More than 85 individuals, government officials and business leaders of Forsyth County attended a groundbreaking ceremony for the Tommy & Chantal Bagwell Club in Cumming on Thursday, Sept. 9. The club, slated to open in fall of 2022, is an extension of Boys & Girls Club Lanier, or BGCL, and will serve 300 kids in grades K-12 after school and during the summer.
Tommy Bagwell, longtime owner and chief executive officer of American Proteins and longtime philanthropist, alongside his family and wife Chantal, donated the money necessary to build and furnish the new 21,000-square-foot facility complete with outdoor area such as playgrounds, multi-purpose fields and walking trails.
Steven Mickens, chief executive officer of BGCL, said that he was thankful for the “tremendous opportunity” to open the first standalone club in Cumming.
“This has been a long time coming, but I can tell you that the passion and the love for this community was evident when you met with that United Way board and some of the leaders around this community,” Mickens said. “I’m very thankful for that.”
Mickens said that he believed kids have recently “sort of lost their way” due to the pandemic, and he is hopeful that the club will be able to help kids bridge the gap between learning loss and socialization skills.
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Ruth Goode, executive director of United Way Forsyth, said that she was “so excited” to share the plans for the new facility and explained a little bit of the background behind the project.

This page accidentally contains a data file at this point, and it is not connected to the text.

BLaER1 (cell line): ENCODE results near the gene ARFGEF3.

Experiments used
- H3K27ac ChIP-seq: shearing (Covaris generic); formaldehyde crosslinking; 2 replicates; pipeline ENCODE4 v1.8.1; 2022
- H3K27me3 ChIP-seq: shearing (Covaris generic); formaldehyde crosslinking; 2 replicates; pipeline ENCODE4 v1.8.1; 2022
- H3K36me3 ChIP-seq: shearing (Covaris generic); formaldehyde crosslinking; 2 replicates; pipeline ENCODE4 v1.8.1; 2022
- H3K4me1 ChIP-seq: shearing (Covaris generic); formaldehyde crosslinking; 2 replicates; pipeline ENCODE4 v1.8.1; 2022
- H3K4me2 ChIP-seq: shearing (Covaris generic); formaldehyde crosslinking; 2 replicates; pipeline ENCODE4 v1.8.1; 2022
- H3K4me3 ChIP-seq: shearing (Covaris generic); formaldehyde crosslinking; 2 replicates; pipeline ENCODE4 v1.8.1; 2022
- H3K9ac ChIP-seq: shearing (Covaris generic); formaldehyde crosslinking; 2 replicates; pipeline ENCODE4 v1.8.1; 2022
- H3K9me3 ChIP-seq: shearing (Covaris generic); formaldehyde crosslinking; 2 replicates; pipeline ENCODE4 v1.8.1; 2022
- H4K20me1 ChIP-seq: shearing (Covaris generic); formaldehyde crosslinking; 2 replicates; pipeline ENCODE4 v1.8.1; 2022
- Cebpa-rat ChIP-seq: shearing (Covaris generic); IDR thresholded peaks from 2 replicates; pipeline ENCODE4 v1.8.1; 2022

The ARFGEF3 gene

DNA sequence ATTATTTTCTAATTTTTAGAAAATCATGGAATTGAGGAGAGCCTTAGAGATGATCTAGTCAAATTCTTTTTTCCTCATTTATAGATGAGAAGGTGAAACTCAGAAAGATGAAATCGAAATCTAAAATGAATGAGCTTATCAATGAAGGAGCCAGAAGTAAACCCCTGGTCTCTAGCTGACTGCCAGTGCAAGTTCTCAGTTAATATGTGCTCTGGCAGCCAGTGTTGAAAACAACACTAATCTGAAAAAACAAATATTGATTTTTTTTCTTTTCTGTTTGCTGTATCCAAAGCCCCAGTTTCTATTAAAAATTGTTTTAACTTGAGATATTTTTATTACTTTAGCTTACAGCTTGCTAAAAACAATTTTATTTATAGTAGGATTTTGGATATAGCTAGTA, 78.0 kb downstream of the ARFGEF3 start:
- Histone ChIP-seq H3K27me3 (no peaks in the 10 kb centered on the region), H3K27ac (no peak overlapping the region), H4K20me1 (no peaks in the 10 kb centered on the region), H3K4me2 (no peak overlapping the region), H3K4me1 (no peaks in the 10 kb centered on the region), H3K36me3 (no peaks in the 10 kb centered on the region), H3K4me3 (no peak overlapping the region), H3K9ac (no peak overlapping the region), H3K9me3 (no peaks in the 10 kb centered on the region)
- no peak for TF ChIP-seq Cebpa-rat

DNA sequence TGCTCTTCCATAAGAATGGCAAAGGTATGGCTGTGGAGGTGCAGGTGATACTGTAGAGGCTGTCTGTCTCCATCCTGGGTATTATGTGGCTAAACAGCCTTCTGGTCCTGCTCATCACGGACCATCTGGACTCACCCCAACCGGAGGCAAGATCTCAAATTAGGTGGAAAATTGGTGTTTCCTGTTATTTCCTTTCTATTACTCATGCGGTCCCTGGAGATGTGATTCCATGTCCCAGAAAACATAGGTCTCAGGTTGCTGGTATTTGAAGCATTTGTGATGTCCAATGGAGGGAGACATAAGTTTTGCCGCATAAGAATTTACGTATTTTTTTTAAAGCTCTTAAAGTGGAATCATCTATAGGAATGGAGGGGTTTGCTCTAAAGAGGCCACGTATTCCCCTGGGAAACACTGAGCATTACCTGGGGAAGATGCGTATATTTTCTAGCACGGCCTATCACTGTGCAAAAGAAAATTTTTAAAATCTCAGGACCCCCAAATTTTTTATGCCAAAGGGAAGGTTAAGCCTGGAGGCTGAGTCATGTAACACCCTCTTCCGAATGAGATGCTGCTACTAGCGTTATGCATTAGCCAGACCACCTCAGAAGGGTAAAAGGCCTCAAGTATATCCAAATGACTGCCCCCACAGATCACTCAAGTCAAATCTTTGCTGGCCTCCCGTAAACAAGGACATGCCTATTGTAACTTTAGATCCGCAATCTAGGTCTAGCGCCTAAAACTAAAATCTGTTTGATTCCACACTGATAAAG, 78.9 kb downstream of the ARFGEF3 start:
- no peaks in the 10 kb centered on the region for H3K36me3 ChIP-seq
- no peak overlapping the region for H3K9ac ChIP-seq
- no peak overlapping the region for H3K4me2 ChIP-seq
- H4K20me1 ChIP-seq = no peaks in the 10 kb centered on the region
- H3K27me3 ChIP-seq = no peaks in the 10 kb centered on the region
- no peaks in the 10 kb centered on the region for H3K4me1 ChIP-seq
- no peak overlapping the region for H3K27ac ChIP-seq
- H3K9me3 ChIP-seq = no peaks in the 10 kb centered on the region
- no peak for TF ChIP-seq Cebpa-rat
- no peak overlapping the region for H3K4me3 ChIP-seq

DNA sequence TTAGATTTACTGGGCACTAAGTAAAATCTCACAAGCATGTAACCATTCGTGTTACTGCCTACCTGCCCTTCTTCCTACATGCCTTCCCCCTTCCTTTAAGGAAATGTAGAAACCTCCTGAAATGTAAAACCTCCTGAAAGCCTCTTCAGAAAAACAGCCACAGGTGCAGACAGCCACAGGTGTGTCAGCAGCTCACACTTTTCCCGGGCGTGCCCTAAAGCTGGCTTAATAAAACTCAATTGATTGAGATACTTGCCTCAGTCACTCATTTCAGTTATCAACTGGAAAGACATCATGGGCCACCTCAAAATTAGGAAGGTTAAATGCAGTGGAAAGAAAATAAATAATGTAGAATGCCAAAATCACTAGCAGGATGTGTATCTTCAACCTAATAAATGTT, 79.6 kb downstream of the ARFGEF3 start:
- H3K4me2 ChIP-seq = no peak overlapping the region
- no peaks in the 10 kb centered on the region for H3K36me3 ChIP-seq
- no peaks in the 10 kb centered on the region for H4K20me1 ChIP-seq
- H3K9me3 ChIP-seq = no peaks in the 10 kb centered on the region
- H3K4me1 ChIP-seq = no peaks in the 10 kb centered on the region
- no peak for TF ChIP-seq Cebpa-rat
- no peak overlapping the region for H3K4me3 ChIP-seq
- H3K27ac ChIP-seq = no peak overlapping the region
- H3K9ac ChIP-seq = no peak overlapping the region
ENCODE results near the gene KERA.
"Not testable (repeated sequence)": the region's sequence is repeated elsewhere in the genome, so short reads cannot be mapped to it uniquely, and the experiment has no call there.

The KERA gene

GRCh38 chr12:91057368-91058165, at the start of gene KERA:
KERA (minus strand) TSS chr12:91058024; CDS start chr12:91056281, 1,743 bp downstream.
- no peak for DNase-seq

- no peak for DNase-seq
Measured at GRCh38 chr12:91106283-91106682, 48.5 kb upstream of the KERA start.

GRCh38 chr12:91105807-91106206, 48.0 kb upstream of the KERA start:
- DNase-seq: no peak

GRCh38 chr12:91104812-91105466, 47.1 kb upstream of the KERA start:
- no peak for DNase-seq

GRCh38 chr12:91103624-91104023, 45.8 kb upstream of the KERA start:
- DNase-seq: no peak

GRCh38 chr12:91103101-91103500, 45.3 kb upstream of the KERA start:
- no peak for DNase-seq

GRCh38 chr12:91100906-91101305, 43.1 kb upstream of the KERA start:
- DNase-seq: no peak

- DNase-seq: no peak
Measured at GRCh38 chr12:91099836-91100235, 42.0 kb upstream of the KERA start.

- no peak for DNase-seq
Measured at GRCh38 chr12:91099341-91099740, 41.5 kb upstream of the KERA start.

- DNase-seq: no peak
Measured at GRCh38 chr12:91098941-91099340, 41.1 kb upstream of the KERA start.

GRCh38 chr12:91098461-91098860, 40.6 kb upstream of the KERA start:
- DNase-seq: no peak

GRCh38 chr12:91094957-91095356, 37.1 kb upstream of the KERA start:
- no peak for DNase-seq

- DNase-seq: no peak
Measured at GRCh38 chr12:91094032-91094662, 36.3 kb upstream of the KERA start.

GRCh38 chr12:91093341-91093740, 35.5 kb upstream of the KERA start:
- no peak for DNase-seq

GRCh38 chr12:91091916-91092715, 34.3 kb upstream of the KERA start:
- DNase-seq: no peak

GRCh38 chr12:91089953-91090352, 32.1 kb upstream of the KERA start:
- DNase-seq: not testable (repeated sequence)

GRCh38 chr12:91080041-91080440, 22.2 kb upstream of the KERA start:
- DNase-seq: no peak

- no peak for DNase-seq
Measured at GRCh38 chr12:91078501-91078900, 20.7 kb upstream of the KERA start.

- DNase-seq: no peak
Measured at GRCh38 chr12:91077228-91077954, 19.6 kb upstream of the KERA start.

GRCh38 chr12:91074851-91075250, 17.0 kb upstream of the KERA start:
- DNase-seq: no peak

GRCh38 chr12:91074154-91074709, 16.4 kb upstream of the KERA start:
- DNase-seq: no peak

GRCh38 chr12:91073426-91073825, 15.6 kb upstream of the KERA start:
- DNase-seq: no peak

Goode said that the dream for the project manifested in 2012 when she and Judi Jenkins, business and community relations facilitator at Forsyth County Schools, began working together on a grant to have Forsyth County named as one of the Top 100 best communities in the nation for young people.
She said that through preparing for the grant, she and Jenkins began to explore the facets that could be improved upon in the community, such as after school programs and summer camps that are affordable for families.
Goode said that the idea of affordable programs sat for a while between the staff at United Way Forsyth, but in 2017, she took it before the Forsyth County Board of Commissioners, and in 2018, a sect of BGCL began operating out of Cumming Elementary School.
Goode said that between the three years of operation at Cumming Elementary, kids’ reading and math scores went up, as well as their social skills and other social emotional learning capacities.
Jasmin Gaudlock, a former BGCL alumna, shared her personal testimony about how the club influenced her life and shaped her into the person she is today.
She said that she first began attending club activities when she was 12, but when she was around 16, her family suddenly experienced homelessness.
“It was a hard time in life,” Gaudlock said. “I struggled with it because I felt like there were so many obstacles that were getting in our way every time we’d try to find somewhere to live, but I was able to overcome these obstacles with help from the Boys and Girls Club.”
Gaudlock said that the club taught her valuable life lessons like positivity and perseverance, and that the “staff didn’t give up on me even when I wanted to give up on myself.”
Years later in 2018, Gaudlock found herself back at the club after her mother was in a “horrible car accident” that left her paralyzed. She said she didn’t know what to do, but at the time was seeking employment at the club because it was a “safe haven” for her.